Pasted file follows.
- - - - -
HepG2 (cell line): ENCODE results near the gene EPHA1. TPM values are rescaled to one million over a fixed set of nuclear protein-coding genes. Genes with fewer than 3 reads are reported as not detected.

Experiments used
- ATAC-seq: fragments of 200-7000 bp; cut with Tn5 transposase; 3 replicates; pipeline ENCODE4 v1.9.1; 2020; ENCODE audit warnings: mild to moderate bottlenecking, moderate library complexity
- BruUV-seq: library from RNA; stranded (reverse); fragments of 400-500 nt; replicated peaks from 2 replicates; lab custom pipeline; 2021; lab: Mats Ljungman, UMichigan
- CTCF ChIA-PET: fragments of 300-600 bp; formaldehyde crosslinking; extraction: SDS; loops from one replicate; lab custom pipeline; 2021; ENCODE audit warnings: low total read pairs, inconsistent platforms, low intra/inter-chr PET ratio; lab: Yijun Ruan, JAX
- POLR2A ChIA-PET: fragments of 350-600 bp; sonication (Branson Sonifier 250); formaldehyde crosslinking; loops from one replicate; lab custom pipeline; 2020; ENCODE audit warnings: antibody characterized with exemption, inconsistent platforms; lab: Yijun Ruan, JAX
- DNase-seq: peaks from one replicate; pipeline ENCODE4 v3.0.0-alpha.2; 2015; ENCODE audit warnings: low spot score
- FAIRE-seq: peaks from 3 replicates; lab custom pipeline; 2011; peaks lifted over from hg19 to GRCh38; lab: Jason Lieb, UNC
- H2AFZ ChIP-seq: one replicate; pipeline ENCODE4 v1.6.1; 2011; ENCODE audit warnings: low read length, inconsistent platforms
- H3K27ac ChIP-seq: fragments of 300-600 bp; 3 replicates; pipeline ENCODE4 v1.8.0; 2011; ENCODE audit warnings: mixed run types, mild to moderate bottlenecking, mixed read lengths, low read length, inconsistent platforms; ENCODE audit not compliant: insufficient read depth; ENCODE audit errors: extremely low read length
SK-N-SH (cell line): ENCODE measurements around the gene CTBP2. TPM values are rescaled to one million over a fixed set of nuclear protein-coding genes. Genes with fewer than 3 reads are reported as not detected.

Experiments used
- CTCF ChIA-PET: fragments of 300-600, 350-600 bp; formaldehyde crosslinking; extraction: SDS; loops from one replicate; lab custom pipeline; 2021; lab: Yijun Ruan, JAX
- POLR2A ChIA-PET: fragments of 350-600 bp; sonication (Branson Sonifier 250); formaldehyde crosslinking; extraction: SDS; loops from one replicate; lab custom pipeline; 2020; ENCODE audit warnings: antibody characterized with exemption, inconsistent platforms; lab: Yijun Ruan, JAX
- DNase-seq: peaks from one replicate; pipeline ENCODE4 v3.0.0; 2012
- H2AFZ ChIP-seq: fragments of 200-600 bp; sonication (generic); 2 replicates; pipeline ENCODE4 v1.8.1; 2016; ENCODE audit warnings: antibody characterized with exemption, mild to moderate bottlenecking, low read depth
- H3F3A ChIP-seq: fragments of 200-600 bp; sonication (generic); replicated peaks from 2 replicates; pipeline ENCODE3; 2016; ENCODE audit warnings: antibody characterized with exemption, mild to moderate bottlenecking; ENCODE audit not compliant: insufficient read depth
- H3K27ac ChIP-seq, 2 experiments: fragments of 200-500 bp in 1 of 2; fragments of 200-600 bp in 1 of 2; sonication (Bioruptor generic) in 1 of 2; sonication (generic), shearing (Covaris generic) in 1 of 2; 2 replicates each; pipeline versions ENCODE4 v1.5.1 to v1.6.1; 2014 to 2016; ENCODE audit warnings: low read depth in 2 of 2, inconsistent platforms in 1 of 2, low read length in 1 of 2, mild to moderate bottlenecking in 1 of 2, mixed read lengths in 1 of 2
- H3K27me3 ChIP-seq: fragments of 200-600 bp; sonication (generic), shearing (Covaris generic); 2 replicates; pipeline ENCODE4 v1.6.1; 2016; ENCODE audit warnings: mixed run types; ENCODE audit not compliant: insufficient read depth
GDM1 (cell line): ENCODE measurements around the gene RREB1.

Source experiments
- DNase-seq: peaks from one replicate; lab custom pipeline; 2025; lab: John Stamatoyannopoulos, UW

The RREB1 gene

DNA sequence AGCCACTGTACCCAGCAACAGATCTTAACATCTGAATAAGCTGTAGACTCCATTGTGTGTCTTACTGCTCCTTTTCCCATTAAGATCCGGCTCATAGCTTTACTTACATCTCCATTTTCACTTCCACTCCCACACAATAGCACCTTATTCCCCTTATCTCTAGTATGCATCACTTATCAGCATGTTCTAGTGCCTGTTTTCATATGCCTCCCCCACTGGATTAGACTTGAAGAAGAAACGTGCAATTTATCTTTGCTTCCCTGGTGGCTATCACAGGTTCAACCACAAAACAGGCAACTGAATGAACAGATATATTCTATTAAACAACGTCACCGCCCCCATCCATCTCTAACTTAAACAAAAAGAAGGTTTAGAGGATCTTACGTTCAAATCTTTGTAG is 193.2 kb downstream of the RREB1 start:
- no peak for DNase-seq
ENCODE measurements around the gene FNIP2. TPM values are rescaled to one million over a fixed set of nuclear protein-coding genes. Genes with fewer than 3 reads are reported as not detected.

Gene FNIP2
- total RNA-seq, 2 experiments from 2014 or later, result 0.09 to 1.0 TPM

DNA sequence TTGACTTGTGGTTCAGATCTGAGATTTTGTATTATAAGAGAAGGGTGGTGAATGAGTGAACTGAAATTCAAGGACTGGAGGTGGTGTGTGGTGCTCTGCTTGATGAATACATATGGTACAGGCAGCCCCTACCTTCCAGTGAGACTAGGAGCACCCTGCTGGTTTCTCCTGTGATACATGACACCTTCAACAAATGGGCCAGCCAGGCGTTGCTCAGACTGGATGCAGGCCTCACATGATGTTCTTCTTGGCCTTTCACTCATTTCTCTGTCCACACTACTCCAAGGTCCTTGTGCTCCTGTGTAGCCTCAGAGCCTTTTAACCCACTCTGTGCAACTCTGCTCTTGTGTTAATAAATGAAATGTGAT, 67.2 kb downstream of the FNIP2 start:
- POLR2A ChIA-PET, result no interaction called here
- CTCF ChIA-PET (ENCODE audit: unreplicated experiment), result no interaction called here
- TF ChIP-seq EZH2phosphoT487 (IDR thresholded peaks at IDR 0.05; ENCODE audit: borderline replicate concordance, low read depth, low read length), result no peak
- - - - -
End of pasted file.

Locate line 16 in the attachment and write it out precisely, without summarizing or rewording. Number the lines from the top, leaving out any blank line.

- H2AFZ ChIP-seq: fragments of 200-600 bp; sonication (generic); 2 replicates; pipeline ENCODE4 v1.8.1; 2016; ENCODE audit warnings: antibody characterized with exemption, mild to moderate bottlenecking, low read depth